AC Slater, Bayside’s star athlete. We wanted to update his classic “athlete” look, so we swapped his tank top for a Champion shirt, giving him 80s Rag & Bone denim, and Nike Air-Force 1 to complete the look it should be. keep him calm in and out of the classroom.

Champion Logo-Embroidered Cotton-Jersey Shirt

Levi’s 501® ’93 Straight Leg Jeans

Air Force 1 ’07 Craft Full-Grain Leather and Suede Sneakers

Lisa Turtle

From NBCUniversal / Getty Images.

Lisa Turtle, Bayside’s rich fashionista – every high school needs her. We wanted to keep Lisa’s style as it is – why fix something if it ain’t broke – so we recreated her look with a vintage Guess jeans jacket, Isabel Marant floral skirt and Alison Lou earrings. Fashion was good then and now!

1988 GUESS Vintage Jacket

Isabel Marant Étoile Naomi Ruffled Floral-Print Cotton-Voile Mini Skirt

Alison Lou 14K Goldplated & Lucite Medium Jelly Hoop Earrings

Jessie Spano

From NBCUniversal / Getty Images.

Jessica “Jessie” Spano, known for her golden curls and one of the smartest Bayside. We wanted to recreate one of his more scientific looks, so we combined the Cuban Solid & Striped shirt, Brunello pleated shorts, and classic Frye combat boots – guaranteed to get an A + in style.

Voile Solid & Striped Cabana Printed Shirt

Brunello Cucinelli Space for Giants Pleated Twill Shorts

Frye Veronica Combat Boots

Kelly Kapowski

From NBCUniversal / Getty Images.

Kelly Kapowski, head cheerleading – need we talk more? We decided to pair Queen Bee of Bayside with this vintage-inspired Versace dress, Lizzie Fortunato earrings, and classic Jimmy Choo pumps. She’s guaranteed to grab attention at the next school dance.

Versace Barocco Rodeo Print Mini Dress

Lizzie Fortunato Eden 18K Goldplated & Multi-Stone Link Drop Earrings

Jimmy Choo Romy Patent Leather Pump

Samuel “Screech” Powers

From NBCUniversal / Getty Images.

Samuel Powers, better known as “Screech”, is the freak in the group, but he also has a subtle cool factor. We wanted to give this nerdy persona a hypebeast update – a Supreme shirt, Ahluwalia check pants, and a pair of classic Converse high tops will do the trick.

Ahluwalia Examining Wool Blend Safari Pants

Converse Chuck Taylor All Star High Top Sneaker

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– Not a customer? Follow Vanity Fair to receive full access to VF.com and the complete online archive now.

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Face of the Fast-Food Nation | Instant News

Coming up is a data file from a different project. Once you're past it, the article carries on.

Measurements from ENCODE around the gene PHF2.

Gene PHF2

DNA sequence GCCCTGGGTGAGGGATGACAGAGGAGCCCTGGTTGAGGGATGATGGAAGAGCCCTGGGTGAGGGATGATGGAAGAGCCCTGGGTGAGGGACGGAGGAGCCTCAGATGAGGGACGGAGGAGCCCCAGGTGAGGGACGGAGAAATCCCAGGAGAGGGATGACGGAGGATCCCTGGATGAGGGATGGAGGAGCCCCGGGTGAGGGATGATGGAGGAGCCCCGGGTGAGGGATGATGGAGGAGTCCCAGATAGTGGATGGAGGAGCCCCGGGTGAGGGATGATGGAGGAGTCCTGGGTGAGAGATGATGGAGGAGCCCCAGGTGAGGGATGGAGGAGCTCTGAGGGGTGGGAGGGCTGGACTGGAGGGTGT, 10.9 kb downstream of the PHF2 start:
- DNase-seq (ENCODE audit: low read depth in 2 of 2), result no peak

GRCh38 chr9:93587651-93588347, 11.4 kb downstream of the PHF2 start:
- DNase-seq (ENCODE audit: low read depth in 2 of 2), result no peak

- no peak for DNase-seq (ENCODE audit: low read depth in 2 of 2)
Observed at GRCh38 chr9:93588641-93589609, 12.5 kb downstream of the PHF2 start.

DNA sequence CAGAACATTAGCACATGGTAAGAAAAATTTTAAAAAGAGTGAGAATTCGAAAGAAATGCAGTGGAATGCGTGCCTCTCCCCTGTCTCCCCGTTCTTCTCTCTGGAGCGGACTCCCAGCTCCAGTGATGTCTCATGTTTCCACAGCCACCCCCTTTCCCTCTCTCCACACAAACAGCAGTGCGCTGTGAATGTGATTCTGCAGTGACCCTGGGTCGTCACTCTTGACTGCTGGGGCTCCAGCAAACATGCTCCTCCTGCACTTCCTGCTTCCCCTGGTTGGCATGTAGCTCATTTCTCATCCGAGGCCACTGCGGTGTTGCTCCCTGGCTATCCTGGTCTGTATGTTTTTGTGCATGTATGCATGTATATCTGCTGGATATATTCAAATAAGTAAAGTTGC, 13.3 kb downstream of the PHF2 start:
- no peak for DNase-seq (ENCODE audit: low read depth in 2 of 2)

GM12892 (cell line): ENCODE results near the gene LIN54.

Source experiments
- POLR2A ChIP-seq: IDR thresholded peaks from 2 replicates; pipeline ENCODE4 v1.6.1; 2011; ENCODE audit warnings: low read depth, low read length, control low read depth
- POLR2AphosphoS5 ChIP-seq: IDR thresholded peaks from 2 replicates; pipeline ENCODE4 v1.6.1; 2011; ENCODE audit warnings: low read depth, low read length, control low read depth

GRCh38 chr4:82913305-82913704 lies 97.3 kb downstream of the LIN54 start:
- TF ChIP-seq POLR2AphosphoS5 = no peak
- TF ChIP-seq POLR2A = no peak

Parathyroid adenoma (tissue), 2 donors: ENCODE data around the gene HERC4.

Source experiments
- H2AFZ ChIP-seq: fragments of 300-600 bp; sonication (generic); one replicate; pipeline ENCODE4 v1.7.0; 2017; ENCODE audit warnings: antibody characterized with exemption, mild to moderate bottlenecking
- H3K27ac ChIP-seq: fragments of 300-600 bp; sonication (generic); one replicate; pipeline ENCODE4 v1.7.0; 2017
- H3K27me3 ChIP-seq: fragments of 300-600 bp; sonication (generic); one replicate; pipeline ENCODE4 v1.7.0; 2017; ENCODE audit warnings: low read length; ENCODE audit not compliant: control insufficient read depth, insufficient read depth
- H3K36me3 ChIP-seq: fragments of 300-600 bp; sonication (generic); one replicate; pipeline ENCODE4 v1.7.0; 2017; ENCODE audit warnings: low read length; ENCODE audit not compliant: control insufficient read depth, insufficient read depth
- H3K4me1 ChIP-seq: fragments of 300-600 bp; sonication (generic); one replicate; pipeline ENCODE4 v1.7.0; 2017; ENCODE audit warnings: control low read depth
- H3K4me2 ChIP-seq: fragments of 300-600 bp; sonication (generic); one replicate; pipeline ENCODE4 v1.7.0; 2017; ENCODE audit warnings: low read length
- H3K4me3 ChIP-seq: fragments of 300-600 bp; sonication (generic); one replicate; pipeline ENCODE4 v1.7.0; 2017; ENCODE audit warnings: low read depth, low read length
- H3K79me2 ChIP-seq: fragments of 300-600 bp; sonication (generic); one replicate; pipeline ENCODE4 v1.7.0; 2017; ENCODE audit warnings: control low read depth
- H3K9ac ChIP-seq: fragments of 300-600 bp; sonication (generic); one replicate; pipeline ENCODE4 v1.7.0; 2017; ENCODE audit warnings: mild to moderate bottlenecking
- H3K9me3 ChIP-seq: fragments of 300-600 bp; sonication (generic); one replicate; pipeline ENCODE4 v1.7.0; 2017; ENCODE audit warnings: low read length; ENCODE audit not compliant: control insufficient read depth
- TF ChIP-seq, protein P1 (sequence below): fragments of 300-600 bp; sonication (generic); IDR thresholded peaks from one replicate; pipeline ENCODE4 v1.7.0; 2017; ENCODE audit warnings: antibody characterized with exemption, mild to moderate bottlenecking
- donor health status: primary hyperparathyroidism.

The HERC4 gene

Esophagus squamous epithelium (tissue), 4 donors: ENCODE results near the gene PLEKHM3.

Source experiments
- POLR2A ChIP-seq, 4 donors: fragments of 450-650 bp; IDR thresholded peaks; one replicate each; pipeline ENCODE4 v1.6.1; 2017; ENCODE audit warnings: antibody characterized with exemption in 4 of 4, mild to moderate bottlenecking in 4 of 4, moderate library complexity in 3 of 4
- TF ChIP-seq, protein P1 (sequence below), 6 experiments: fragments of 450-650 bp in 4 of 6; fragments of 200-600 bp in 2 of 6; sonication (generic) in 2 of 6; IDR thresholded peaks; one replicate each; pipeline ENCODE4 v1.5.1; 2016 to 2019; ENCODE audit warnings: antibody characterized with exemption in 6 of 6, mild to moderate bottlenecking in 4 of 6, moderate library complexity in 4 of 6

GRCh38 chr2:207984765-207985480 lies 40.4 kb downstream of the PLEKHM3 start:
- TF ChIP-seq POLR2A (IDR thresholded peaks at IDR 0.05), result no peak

In 2019, New York-based photographer Richard Renaldi began photographing fast food workers across the country. He was interested in the project, he said, because these are “the people millions of Americans see every day – but, at the same time, they are invisible, because much of the low-wage workforce is disrespected and taken for granted.” Renaldi used an old-fashioned large format viewing camera, the type with an accordion pleated wind instrument. This approach is time consuming: it takes about forty-five minutes of setup to get two to four images. “I like it that way, with the camera view, you stop and you see subject – you see each other, “he said. “It just slows things down.” The painstaking process has a different effect from what Renaldi calls the “take-and-go of lots of journalistic photos,” or mediocre cell phone photography. Renaldi’s black-and-white image is formal, sublime, like a 19th century studio portrait. The subject holds our gaze; they force us to look at humans in uniform. ♦

—Margaret Talbot

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“They Will Have Trouble”: Will Davos Be The Next COVID-19 Victim? | Instant News


Will the famous World Economic Forum in Davos, Switzerland, be the latest victim of COVID? Does jetting to “Davos,” as an exclusive annual event, during a week of expensive wine and hobnobbing still make sense for tycoons and stable world leaders, given the program costs and the health risks of the pandemic? What Klaus Schwab, The 82-year-old founder of Davos, will it do so in the face of the increasing existential threat to her baby?

That’s a question that’s been circulating on Wall Street recently as the annual membership fees to hype clubs for big sponsors can seem to be as high as 1 million Swiss francs. “They’re going to get in trouble,” one of the Davos attendees explained to me. “… Many of my friends have postponed their Davos membership. You are permitted to hold it for two years before you lose your membership. And I know a lot of people who do that now. What Klaus did was he called out to those people and he said, ‘Hey, please don’t do that. I need your help now. ” ‘